Supreme Surprises

As the GOP girds for battle over Obama’s Supreme Court pick, they should remember their history. Gerald L. Shargel on why ideological labels are useless in predicting a justice’s performance.

Despite what The New York Times described as Republican reluctance to be portrayed as "knee-jerk obstructionists" in the upcoming confirmation hearings, members of the Judiciary Committee are already rattling sabers. On Meet the Press Sunday, Senator Jeff Sessions (R-AL) refused to say whether anyone on President Obama's short list was qualified to fill the Stevens vacancy. Pressed further, the senator would not rule out a filibuster.

Make no mistake about it. The Republican senators, as midterm elections draw near, are battle-worn and battle-ready. If nothing else, ghosts of confirmations past and the arms-folded resistance to the health-care bill will have Republicans resorting to type. While the labels don’t fit any of the short-listed nominees, cries of "too liberal" or "too active" are sure to surface. After all, if Republicans can call Justice Sotomayor a racist, nothing is out of bounds and reality is irrelevant.

Justice Scalia, the voice of intellectual conservatism, is now widely regarded (only half-jokingly) as the best friend of criminal defendants since William O. Douglas.

Benjamin Sarlin: Obamacare and the Fight for Stevens’ Seat Adam Winkler: The Real Void Stevens Leaves But history teaches that labels attached to nominees, even after confirmation, are not indelible. The Warren Court practically rewrote the Bill of Rights in favor of criminal defendants, surprising no one more than President Eisenhower—who appointed Warren as chief justice and who was later quoted as saying that the appointment was "the biggest damned fool mistake I ever made." In 1970, President Nixon appointed Harry Blackmun to the court expecting a conservative approach to constitutional interpretation; again, the label faded, with Blackmun joining the liberal side of the court. President George H.W. Bush had the same experience, to a more limited extent, with Justice Souter. And more to the present point, President Ford suffered what was commonly perceived as an ideological shift by the soon-to-retire Justice Stevens.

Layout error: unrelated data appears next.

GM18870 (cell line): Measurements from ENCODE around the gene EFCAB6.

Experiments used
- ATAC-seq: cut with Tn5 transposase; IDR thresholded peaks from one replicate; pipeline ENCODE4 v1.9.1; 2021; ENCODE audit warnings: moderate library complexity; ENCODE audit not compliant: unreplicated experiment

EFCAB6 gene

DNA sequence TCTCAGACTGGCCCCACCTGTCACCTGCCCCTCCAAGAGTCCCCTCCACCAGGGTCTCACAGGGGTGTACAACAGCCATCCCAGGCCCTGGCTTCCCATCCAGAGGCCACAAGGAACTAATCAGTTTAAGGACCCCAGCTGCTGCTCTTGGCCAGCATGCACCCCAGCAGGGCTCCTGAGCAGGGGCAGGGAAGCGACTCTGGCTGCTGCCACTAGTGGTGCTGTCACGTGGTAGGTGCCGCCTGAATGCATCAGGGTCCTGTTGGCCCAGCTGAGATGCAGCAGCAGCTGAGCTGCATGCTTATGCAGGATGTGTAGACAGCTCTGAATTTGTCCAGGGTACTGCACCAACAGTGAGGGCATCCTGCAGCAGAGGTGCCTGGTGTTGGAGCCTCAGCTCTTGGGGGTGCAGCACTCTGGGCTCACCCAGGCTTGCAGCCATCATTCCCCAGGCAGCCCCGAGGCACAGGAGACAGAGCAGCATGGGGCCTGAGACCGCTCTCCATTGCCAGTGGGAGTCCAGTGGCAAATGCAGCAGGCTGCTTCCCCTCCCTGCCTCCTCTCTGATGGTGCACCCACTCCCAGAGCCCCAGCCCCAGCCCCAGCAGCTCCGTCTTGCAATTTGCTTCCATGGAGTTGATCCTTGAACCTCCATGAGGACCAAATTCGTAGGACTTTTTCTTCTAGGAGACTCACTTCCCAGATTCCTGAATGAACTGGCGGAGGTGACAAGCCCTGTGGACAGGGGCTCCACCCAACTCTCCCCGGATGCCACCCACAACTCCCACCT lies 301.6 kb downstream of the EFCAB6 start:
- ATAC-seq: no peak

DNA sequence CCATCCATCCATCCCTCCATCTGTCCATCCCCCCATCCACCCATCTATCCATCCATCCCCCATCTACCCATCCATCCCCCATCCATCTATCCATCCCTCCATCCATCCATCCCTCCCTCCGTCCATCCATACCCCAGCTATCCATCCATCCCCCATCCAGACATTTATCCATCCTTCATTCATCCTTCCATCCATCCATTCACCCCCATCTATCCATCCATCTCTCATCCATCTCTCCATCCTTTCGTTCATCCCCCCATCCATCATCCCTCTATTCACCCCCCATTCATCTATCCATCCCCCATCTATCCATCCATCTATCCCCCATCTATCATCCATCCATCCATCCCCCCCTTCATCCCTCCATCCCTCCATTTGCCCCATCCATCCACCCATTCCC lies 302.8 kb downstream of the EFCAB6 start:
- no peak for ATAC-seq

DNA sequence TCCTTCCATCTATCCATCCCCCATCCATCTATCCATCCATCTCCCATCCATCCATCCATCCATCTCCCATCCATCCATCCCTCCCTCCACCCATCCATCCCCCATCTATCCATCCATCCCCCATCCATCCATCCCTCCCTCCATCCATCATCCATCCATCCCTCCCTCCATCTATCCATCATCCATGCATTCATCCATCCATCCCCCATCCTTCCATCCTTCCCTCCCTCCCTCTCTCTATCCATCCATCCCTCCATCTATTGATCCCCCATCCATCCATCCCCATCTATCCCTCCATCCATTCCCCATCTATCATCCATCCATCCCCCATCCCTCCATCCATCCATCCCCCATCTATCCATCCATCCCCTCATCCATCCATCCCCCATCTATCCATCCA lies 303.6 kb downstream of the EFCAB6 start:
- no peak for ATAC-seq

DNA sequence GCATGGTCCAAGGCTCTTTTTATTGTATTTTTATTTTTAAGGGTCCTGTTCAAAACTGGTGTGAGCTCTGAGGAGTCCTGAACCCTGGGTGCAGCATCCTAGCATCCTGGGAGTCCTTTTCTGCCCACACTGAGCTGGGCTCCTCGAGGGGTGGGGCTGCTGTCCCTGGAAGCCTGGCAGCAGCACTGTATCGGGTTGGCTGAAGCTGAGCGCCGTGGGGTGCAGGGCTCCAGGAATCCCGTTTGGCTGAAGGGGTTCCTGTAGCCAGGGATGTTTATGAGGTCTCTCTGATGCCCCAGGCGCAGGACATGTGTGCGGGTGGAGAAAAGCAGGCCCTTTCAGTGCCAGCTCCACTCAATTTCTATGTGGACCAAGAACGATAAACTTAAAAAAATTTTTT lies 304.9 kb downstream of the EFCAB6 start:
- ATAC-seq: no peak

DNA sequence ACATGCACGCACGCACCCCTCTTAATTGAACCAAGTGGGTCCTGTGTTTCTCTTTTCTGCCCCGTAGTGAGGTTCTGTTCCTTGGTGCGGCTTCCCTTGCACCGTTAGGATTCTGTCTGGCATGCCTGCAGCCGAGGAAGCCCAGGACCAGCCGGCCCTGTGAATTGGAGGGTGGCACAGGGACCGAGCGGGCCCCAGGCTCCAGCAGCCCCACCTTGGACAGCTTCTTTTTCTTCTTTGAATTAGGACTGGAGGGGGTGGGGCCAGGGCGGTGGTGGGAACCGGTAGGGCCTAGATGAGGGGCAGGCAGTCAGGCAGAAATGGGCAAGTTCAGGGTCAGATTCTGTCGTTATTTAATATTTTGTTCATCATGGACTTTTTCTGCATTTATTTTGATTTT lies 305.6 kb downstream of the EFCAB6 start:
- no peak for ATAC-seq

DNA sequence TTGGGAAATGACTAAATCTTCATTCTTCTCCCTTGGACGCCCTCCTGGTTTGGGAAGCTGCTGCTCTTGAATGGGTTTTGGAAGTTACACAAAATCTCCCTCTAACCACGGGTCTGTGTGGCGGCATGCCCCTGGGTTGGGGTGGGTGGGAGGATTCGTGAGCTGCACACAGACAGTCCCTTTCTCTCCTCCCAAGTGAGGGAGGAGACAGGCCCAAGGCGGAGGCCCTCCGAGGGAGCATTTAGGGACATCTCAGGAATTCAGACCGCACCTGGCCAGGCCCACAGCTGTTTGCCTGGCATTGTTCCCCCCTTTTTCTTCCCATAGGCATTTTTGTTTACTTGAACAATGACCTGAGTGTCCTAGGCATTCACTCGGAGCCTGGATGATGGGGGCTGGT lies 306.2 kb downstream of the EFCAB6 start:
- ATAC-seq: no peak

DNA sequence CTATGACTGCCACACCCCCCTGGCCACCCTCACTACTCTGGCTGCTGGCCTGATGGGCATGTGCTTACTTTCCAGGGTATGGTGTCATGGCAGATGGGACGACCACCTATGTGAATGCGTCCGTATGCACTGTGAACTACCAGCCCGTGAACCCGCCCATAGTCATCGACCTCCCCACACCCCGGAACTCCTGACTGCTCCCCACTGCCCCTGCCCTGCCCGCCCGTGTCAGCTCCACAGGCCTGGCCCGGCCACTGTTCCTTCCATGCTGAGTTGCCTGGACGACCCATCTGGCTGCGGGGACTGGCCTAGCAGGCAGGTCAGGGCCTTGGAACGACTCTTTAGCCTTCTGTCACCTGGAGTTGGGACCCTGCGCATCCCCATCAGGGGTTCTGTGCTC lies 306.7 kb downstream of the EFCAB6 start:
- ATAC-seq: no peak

A surprising performance by a Supreme Court justice may not always be due to a change in ideology but rather a more strict application of that ideology. Justice Scalia, the voice of intellectual conservatism, is now widely regarded (only half-jokingly) as the best friend of criminal defendants since William O. Douglas. It was Scalia who wrote the majority opinions in Crawford v. Washington and Melendez-Diaz v. Massachusetts, cases that strictly construed the constitutional guarantee of a defendant's right to confront the witnesses against him, extinguishing shortcuts that prosecutors had enjoyed for decades. Justice Scalia again wrote the majority opinion in a landmark decision, Blakely v. Washington, a case that ultimately rang a constitutionally based death-knell to the mandatory federal sentencing guidelines. Scalia's philosophy of strict construction and literal interpretation have resulted in a number of other defendant-friendly opinions.

As the Senate approaches the confirmation process, Democrats and Republicans alike should recognize that the selection of a Supreme Court justice is far more nuanced than simply reading labels. A justice, as with all Article III judges, is appointed for life. Integrity and intellectual honesty are the best attributes that either party can hope for.

Gerald L. Shargel, a member of the New York Bar since 1969, has handled numerous high-profile cases at both the trial and appellate level. Mr. Shargel, a practitioner-in-residence at Brooklyn Law School, recently authored a law review article published in the Fordham Law Review, "Federal Evidence Rule 608(b): Gateway to the Minefield of Witness Preparation."